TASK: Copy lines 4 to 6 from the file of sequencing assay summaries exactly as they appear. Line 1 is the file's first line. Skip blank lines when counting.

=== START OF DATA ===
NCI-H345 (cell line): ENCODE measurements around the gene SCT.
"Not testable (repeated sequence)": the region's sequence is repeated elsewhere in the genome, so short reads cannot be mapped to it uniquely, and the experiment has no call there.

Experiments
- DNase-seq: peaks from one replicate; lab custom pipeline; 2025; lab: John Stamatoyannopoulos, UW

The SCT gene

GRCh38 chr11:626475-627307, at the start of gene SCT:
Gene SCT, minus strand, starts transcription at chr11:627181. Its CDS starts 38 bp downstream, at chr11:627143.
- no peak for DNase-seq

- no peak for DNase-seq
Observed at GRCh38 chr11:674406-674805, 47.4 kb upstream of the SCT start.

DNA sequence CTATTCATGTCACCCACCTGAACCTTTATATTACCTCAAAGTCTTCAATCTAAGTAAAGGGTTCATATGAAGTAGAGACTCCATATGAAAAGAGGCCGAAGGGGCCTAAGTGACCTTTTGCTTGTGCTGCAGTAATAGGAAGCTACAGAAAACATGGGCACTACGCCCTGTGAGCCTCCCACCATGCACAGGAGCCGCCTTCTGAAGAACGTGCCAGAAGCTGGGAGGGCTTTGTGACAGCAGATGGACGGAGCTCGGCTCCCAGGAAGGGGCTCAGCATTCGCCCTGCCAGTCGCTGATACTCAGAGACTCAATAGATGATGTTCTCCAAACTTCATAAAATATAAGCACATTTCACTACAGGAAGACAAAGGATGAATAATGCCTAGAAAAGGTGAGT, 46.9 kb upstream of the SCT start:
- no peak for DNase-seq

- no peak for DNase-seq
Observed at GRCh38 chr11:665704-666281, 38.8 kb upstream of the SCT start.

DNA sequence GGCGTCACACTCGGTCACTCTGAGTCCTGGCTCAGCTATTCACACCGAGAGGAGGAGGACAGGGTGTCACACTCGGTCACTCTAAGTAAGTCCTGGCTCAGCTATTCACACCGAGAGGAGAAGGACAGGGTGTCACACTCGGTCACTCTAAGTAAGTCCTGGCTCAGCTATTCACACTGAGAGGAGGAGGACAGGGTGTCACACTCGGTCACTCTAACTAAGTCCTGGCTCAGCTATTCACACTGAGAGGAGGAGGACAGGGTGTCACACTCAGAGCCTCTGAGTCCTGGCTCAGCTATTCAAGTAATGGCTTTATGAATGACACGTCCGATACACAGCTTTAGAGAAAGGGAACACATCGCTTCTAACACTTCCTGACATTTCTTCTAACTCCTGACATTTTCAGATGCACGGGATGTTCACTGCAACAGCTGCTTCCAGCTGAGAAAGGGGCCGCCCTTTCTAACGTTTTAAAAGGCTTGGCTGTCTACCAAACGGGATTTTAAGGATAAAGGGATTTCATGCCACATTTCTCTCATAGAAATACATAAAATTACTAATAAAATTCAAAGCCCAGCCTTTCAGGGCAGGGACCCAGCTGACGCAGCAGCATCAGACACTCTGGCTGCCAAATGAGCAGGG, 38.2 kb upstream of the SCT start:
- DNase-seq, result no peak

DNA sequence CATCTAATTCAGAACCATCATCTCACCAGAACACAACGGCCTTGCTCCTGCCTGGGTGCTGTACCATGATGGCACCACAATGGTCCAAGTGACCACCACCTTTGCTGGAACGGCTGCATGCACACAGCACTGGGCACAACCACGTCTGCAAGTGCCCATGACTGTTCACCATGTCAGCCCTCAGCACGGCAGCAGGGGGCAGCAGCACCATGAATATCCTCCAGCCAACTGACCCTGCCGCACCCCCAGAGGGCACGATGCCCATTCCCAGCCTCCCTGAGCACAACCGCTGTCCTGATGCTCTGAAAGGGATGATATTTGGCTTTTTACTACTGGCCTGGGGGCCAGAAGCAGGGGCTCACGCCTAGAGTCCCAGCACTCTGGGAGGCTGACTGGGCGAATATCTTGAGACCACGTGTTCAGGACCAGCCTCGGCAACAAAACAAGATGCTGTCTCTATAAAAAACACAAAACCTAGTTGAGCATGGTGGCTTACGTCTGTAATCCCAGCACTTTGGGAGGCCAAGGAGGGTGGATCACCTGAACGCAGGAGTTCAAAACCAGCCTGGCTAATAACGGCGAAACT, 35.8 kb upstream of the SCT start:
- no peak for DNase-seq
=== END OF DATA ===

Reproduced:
- DNase-seq: peaks from one replicate; lab custom pipeline; 2025; lab: John Stamatoyannopoulos, UW

The SCT gene

GRCh38 chr11:626475-627307, at the start of gene SCT: